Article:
Tuesday, August 21, 2012

I am confusing as well as confused.

Sometimes answering someone's questions just confuses everyone more.

We're hiring at my work, and one of the applicants listed Sister So-and-So as a reference on her application.

My Chinese coworker wanted to know if Sister was the lady's name, because that was a pretty funny name. So I explained, no, at least in this case, she was a nun. Nuns are called sisters as a title.

Obviously she concluded that a male nun would be called a brother.

I explained I was pretty sure that monks, aka male nuns, were usually called father. Or friar, which, that's pretty much just brother in Latin or French or something, so she was kind of right, I guess (I left that part out of my explanation).

"I think you call monks father, but I'm not really sure, because you never see monks anymore. There are lots of nuns, but very few monks. I think if you're male and you want to be a monk, you just go be a priest instead," I explained. Which probably shows how much I know about the Catholic church, but for real. I know lots of nuns, but no monks.

Anyway. Then she wanted to confirm that nuns and monks couldn't marry each other. "No, you can't marry anybody if you're a nun or a monk." Pretty sure that's still true.

"But," said Chinese coworker (I need to give her a codename. Let's use Lucy), "if you're a priest you can marry."

"No, priests can't marry. Well, Catholic priests can't. Anglican ones can, maybe? And Protestant pastors can. But they're not priests. Mostly."

Lucy's eyes sort of glazed over. She had no idea what I meant by Protestants versus Catholics. And I really shouldn't have introduced Anglicans, because I'm not sure they're Protestant or Catholic.

Lucy switched tactics.

"At the university, there is a church," she said. "What kind of church is it?"

I explained it's a Methodist church, which is a kind of Protestant church. This took rather longer than it sounds like it ought to have taken.

"So can that priest marry?"

"Probably. Most Protestant pastors can marry. Let's look him up." I looked up the pastor's biography on the church's website. Somehow I missed the part where he talked about his wife and just saw the bit about building forts with his kids.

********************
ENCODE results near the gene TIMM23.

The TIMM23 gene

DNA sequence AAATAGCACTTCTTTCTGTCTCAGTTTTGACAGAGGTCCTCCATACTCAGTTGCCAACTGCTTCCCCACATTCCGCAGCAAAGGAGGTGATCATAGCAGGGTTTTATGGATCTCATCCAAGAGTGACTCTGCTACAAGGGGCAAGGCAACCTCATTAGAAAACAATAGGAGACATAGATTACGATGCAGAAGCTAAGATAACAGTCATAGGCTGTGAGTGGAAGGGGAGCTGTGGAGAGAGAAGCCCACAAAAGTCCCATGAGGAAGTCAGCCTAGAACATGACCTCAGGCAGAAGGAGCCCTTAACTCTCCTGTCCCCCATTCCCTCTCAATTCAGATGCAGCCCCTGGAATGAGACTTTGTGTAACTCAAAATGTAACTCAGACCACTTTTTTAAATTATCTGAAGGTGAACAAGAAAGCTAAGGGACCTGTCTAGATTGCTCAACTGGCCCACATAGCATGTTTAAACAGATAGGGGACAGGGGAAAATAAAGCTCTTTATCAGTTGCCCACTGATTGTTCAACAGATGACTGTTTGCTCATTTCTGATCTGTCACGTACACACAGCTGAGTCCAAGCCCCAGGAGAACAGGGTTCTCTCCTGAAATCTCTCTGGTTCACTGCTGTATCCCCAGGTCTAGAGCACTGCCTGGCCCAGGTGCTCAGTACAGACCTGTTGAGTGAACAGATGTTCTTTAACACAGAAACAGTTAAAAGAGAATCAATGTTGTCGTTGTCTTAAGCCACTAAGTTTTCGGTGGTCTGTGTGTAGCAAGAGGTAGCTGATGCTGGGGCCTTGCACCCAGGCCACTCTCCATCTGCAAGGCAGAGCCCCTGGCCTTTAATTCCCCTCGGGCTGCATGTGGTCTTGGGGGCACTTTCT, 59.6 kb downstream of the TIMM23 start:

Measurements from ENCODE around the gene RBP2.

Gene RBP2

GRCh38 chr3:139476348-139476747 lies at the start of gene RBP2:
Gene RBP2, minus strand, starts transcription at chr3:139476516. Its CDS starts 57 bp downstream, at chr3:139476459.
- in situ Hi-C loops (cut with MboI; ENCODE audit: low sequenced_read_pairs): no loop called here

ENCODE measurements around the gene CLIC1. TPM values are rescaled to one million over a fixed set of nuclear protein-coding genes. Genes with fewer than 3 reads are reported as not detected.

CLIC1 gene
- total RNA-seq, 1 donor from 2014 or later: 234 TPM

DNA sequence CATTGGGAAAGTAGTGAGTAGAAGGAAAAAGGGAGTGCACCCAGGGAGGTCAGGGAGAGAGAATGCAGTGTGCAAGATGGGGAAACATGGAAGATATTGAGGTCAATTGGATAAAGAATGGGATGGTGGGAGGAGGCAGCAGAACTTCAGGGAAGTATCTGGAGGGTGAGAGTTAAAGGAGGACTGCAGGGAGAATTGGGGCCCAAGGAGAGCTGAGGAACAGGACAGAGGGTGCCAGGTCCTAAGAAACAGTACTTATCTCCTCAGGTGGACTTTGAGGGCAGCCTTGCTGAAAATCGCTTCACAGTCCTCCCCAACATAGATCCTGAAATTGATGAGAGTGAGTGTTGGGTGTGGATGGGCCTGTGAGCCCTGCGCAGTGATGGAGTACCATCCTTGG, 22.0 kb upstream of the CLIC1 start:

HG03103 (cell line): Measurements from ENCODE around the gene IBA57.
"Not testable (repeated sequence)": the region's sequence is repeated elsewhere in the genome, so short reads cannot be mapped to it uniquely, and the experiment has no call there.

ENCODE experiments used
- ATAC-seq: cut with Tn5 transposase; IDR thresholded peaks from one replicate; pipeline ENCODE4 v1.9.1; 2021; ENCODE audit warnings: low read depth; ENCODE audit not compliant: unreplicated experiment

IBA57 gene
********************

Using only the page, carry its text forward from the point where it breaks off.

"He has kids," I said, "so he must be married. I'm pretty sure you can't be a pastor and have kids and not be married."

"Unless they're adopted," she pointed out.

I admitted that could be, but then found the part about his wife and told Lucy that he was in fact married.

"So that building, it's a Catholic church?" she asked, circling back to our earlier confusion.

"Methodist." I countered.

"What's that?"

"It's a Protestant church. So there's Catholics, and then there's Protestants, but Protestants include all kinds of churches, like Methodists and Presbyterians and Lutherans and Baptists and all kinds."

I clearly was not making any sense to her. She sort of smiled and nodded and quickly escaped across the hall to the bathroom.

Our other coworker chimed in, "Wait, one of the job applicants is a nun?"

I give up.


  1. LOL! I would be just as confused. All I know (from growing up in Catholic schools and from marrying JM) is that Catholic priests cannot get married, neither can nuns. But Protestant pastors can. Also, some pastors can be women, I think?

    1. That's the trick, is that all the different kinds of Protestants have their own rules WHO THE HECK REALLY KNOWS. You can even have different rules within one kind. Like, ELCA Lutherans can have women pastors, but LCMS Lutherans can't. But they're both Lutheran.

      And I guess in the Greek Orthodox church, priests can't be married unless they get married before they become priests. But they can't get married while in seminary. They have this tiny window of opportunity in which they can marry. And I only know this because one of our family friends who's about my age married one, but they had to keep their relationship a secret and then get married really quickly in that little window, and then move to Canada because Canadian Greek Orthodoxians are more accepting of married priests. Or something.

      All I know is that Luther (who started out as a Catholic monk) argued against/abolished the celibacy of the clergy and ended up marrying an ex-nun named Katie. What people have done with issue since the sixteenth century, I really don't know.

    2. But since my impression is that Christianity is still rather frowned upon in China, "Lucy" has pretty much zero background for any of this and was really, really confused.